Royal Scotland

27 January 2017



On September 9th the Queen will become the longest serving monarch in British history. This is also the day on which she will officially open the new Borders Railway. This massive project which links Edinburgh with Tweedbank is the longest domestic railway to be built in the UK in over 100 years and is indeed a cause for celebration.  Several days of community events will culminate in a historic steam train journey along the line where the queen will be joined by First Minister Nicola Sturgeon

Ashiestiel House, the former home of Sir Walter Scott is only a couple of miles away from the penultimate stop on this new line at Galashiels. Guests at this most luxurious of properties will now have the benefit of easy day trips to Edinburgh and all that it has to offer. For a car free day it would be an easy pedal to the station, followed by a journey of less than an hour to get to one of the most bike friendly cities in the country.

After the decommissioning of the Royal Yacht in 1997 the era of royal sailing trips to the Western Isles came to an end. The Queen missed her annual sojourns so much that she chartered a former Cal Mac ferry for her 80th birthday celebrations and has returned a number of times subsequently. The old ferry, now considerably more luxurious than when it sailed between Uig and Lochmaddy, would cruise gently through the islands accompanied by a Royal Navy warship, stopping to allow the family to picnic on remote island beaches. To sample a taste of the west coast, how about a week at Achaglachgach? This luxurious conversion of a grand stone stables and barn is a short walk to the water and only 15 minutes from the Kilberry Inn which famously hosted the queen on her 80th birthday cruise.

Traditionally the Queen’s island cruise would end at the home of the Queen Mother at Castle May when she would alight and journey to her residence at Balmoral. Royal Deeside has long been a favourite of the royal family since the days of Queen Victoria and when visiting for the first time you can easily see why. With fishing, hunting, mountains and distilleries galore it’s easy to fill your holiday week. The highlight of the summer here is the Braemar Highland Gathering which the Queen and Prince Philip traditionally attend. Drumrunie is the perfect base for those wishing to play a part being just a short stroll away. The curious can also take a tour around Balmoral Castle itself when the Royal Family are not in residence, or a short drive and hike up to the Queen’s Well, built to commemorate a visit by Queen Victoria in 1861.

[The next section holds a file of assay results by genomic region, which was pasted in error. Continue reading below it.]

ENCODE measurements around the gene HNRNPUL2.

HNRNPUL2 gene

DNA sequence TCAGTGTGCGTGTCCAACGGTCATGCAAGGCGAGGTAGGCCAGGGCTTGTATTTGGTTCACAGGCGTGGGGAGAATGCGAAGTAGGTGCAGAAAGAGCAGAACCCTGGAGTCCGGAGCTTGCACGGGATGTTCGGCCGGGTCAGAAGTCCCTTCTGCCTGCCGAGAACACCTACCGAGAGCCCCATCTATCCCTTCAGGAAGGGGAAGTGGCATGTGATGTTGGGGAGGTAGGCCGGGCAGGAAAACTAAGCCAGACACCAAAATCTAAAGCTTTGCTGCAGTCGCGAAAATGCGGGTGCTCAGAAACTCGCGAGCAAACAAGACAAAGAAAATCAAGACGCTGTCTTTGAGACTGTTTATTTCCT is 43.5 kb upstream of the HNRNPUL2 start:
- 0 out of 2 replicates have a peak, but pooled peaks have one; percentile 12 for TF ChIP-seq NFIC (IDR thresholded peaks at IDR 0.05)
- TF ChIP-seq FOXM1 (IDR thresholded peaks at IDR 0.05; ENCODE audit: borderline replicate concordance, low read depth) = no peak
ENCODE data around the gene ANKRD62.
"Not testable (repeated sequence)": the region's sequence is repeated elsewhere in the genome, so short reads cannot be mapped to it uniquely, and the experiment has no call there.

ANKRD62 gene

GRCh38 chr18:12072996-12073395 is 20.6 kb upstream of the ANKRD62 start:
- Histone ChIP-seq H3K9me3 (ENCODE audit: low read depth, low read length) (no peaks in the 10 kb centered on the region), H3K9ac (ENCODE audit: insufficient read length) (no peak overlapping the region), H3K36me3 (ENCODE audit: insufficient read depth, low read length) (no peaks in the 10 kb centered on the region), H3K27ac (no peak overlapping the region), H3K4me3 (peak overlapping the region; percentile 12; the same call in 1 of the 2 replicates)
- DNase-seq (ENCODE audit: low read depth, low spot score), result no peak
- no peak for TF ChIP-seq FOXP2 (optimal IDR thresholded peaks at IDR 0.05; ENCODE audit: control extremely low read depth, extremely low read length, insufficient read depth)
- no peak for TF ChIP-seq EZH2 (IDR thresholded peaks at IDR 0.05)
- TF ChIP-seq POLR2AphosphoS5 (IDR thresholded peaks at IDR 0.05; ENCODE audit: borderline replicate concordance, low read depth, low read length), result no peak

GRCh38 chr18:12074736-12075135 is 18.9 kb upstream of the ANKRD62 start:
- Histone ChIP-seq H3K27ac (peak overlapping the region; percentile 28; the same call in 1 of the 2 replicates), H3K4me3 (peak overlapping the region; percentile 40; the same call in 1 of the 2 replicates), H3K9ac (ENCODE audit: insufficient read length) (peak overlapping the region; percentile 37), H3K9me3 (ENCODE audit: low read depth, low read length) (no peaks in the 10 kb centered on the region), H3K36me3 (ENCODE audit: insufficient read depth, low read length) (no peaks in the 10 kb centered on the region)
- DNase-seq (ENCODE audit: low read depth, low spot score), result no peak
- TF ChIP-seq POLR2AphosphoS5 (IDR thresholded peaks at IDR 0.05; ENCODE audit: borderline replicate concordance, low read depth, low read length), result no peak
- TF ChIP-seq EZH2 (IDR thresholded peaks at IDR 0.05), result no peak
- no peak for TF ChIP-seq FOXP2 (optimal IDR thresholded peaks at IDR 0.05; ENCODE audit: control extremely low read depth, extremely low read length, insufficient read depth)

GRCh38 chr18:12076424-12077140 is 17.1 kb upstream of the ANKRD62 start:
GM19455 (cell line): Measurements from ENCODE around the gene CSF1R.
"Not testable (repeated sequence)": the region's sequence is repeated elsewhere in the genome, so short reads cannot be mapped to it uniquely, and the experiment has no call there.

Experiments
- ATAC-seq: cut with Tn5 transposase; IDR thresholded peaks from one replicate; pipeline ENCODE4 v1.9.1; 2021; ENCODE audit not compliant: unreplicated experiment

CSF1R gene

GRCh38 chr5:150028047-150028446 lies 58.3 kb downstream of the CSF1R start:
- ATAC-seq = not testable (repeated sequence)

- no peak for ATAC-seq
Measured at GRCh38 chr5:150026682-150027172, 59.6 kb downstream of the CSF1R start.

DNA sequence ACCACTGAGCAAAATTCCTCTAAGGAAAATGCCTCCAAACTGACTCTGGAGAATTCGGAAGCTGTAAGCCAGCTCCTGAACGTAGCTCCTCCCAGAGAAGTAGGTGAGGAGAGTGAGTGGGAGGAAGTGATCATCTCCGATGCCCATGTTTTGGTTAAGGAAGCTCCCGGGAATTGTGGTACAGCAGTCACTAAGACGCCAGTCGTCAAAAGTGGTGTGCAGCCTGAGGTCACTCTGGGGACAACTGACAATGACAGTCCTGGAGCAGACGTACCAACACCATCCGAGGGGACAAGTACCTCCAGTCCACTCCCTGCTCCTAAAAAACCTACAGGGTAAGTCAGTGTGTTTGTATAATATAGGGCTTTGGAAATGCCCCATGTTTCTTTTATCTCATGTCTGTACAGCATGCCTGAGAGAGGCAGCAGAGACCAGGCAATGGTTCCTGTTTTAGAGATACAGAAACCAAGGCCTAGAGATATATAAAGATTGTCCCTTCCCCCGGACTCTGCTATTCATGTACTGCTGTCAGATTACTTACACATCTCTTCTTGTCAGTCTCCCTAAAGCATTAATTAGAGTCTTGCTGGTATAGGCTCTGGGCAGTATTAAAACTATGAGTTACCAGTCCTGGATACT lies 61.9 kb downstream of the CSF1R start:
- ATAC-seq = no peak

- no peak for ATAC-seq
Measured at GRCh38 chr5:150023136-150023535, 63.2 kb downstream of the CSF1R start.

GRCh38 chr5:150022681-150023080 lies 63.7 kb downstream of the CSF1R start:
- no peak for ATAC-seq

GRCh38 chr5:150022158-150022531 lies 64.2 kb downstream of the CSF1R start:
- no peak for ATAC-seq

Queen Victoria was also a guest at Inver Lodge near Crathie which was originally built in 1760 as a coaching inn. Now converted into a self-catering lodge, this property retains many traditional features and is the perfect destination for large family groups, sporting parties and groups of hill walkers and ski enthusiasts. The lodge has a secure gun cabinet, a rod hanging area and the owners can arrange for a keg of beer to be installed in the cellar so you can pull your own pints at the bar.

For a royal connection with a difference, then how about a visit to the Outer Hebrides to follow in the footsteps of Bonnie Prince Charlie? In stark contrast to the opulence of Balmoral Castle you can visit the cave where he hid in the aftermath of defeat at the battle of Culloden and before his journey to Skye, which was immortalised in the Skye Boat Song. The cave is situated at the foot of Triuirebheinn, next to Ben Kenneth which is easily reached from Lochboisdale. If a night in a cave doesn’t really appeal then Cuir na Bhoir is just a few miles away. This traditional thatched cottage is a most appropriate starting point for following in the footsteps of one of the most romanticised figures in Scottish history.

You don’t have to be royalty to live like a King.

Photo Credit: Braemar Highland Gathering